Bodum on the importance of design and colour

Bodum has carved a reputation as being one of the industry’s greatest design influences. It discusses why product success is not just about style, but using sustainable products with strong functionality.

For the past 74 years, Bodum has developed a product range that is committed to craftsmanship and German architect Bauhaus’ famous ideology of “form followed by function”.

Any customer looking at the range of Bodum products would first be drawn to its striking colour palette: bright reds, oranges, blues, pinks, yellows, and greens. Being bold and noticeable is no mistake. Back at Bodum HQ in Switzerland, the company’s in-house design unit, PI-Design, works to produce products that are inventive in their shape, proportions, and functionality, mostly with Danish and Japanese influences which embody Director Jørgen Bodum’s liking for simplicity. Seasonality plays a role in colour inspiration, as does festive occasions, and even the fashion runway. 

The most attractive part for customers, however, is the Bodum price point. Jørgen’s father had the view that “good design doesn’t have to be expensive.”

It’s a motto that Jørgen has carried through his management of the business. He also believes design can be paired with sustainable materials. For example, Bodum has been using bark since the mid ‘70s. The material has made a huge comeback in Bodum’s modern range. This includes serving trays, wine and water carafes, its dry martini set, travel press, tea and coffee cups, and Bodum’s chambord and teapot assam. 

“Bark is a timeless material, not only because of its beauty and functionality, but because it’s one of the world’s most sustainable materials,” says Irene Sale, Bodum Country Manager. 

Cork is also a prominent material in Bodum’s product range, a 100 per cent natural and stainable product. Every nine years a cork oak tree’s bark can be completely harvested. Cork is also a thermal insulator, water and airtight, elastic, light, and soundproof, and beautiful to look at and smooth to touch. 

In the early years, Bodum imported glassware to Denmark to make its vacuum coffee makers. Today, the company continues to use the best quality glass in its collection while evolving to shatterproof plastic for outdoor tumblers, and introducing a bamboo handle to its Assam tea press range.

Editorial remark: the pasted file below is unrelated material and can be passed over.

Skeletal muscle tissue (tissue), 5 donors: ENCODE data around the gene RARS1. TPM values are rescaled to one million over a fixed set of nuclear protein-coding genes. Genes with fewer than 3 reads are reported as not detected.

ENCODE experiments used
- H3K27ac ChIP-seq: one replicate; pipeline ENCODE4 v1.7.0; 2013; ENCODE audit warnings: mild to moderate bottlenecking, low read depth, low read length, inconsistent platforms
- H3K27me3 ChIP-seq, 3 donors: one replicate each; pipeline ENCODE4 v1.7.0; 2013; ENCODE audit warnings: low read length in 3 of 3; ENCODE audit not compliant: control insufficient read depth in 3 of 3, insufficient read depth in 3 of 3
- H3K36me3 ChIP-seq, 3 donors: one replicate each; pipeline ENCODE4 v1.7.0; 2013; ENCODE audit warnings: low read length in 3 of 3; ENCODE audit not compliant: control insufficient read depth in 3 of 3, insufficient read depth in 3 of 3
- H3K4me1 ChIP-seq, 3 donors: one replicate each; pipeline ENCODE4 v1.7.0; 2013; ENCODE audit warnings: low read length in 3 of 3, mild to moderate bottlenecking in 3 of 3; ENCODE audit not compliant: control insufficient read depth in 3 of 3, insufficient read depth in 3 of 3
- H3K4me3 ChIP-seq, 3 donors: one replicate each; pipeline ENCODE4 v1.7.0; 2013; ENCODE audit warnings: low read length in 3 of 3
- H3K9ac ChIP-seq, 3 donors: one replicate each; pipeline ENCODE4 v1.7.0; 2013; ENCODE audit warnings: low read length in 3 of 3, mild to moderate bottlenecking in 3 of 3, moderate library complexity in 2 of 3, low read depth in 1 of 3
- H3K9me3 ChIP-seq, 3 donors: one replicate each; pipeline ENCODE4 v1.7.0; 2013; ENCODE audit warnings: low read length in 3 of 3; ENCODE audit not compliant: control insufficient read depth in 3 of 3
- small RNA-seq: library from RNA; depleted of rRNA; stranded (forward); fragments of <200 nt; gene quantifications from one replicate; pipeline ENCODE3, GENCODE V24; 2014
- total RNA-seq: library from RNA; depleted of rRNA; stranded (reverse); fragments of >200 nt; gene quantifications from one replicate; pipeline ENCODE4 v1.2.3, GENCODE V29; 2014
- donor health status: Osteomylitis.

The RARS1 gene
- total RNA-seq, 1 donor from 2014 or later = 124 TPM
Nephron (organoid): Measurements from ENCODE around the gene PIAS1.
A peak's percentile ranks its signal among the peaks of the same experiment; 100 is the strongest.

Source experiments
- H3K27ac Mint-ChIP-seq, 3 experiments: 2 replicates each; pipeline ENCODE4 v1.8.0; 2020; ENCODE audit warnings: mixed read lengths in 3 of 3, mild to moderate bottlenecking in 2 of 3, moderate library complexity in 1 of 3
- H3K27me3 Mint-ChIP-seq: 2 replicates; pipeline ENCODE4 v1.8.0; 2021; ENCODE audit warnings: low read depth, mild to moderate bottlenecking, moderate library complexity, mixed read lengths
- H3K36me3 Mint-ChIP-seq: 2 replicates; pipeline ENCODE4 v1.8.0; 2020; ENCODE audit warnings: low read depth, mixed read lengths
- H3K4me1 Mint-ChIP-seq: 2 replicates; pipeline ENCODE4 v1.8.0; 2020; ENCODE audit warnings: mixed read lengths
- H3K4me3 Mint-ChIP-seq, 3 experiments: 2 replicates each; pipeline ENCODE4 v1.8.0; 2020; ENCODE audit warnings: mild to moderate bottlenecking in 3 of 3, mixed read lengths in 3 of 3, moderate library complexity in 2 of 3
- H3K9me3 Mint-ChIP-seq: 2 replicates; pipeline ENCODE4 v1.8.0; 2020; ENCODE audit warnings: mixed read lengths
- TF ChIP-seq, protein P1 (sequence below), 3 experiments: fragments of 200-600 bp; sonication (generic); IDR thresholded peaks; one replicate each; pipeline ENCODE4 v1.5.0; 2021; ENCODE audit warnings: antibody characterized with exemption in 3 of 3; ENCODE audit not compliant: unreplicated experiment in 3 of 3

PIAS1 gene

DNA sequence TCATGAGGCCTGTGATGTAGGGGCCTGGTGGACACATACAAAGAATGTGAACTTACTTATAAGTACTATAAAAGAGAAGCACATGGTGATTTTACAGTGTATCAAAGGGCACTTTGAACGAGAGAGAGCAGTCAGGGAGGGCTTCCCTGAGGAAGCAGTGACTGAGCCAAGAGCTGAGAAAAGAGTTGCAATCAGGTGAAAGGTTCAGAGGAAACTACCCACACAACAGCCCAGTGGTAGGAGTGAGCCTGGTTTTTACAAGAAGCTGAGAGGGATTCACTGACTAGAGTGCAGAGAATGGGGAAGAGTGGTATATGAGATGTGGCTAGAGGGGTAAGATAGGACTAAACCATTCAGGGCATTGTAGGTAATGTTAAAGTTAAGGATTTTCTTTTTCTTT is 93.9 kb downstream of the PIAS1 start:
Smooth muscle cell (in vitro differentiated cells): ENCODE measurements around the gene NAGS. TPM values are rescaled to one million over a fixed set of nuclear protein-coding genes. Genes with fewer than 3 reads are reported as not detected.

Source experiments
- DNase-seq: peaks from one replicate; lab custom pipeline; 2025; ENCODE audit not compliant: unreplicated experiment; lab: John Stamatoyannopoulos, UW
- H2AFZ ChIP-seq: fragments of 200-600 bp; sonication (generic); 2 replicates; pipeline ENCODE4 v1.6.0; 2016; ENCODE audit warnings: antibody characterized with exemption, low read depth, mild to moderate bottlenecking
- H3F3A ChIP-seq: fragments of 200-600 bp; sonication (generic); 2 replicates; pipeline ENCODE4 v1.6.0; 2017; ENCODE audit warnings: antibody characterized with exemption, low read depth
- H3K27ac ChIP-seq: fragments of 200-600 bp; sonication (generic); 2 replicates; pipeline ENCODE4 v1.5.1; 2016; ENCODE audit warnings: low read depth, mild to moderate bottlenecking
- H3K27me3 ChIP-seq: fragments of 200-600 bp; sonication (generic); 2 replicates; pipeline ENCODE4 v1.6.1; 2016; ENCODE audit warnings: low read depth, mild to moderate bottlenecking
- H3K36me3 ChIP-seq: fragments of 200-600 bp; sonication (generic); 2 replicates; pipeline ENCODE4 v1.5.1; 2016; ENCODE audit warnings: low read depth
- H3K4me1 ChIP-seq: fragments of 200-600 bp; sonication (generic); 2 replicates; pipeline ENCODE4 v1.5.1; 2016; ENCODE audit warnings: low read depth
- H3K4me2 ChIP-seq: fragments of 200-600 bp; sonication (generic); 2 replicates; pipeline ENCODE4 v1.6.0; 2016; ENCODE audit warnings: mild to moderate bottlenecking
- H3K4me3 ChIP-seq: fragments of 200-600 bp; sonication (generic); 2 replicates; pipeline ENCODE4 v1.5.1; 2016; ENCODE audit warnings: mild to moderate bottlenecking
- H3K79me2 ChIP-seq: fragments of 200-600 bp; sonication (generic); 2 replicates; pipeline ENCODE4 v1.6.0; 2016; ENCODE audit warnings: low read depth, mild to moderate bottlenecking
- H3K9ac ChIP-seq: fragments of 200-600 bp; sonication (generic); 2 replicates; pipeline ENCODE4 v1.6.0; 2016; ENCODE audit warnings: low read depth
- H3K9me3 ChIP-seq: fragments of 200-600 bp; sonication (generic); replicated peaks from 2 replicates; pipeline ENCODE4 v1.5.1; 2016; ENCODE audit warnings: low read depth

“What’s been really interesting about Bodum’s product development is the notion of what’s old is new again – but Bodum does it with a twist,” Irene says.

Like many espresso machines in the coffee industry, companies are reverting back to traditional products in revamped ways, such as Bodum’s e-Pebo electric vacuum brewer, which Irene says continues to fascinate customers because its theatre and science-like appeal.

“Good design can be represented in terms of simplicity, less wastage, longevity, and versatility,” Irene says. “The e-Pebo, for instance, can be used for tea and coffee, and many of our devices can be used for hot and cold drinks. It takes just four minutes to make a coffee with a traditional Bodum brewer. No fuss, just great coffee.”

Bodum remains a trendsetter of hospitality design, so much so that the company continues to fight off imitations from companies looking to take on altered versions of its product range. It’s been said that copying is a form of flattery, but Bodum would rather keep its design patented, and fight as many legal battles as it can manage. 

Bodum products are the envy of worldwide design representative. Its products are used in company catalogues, and even 30,000 feet in the air in Qantas business class where Bodum’s coffee makers, water infusers, and tea jugs travel the skies. 

In the second half of 2018, customers can expect Bodum to unleash an outdoor tumbler range of products made from Pavina glassware design and polycarbonate, which are chip resistant, affordable, and bound to attract. 

“Design is everything. First and foremost it’s about practicality, but then its about visual beauty,” Irene says. “Design always tells a story, and I think that’s part of the reason why people connect to the brand.”  

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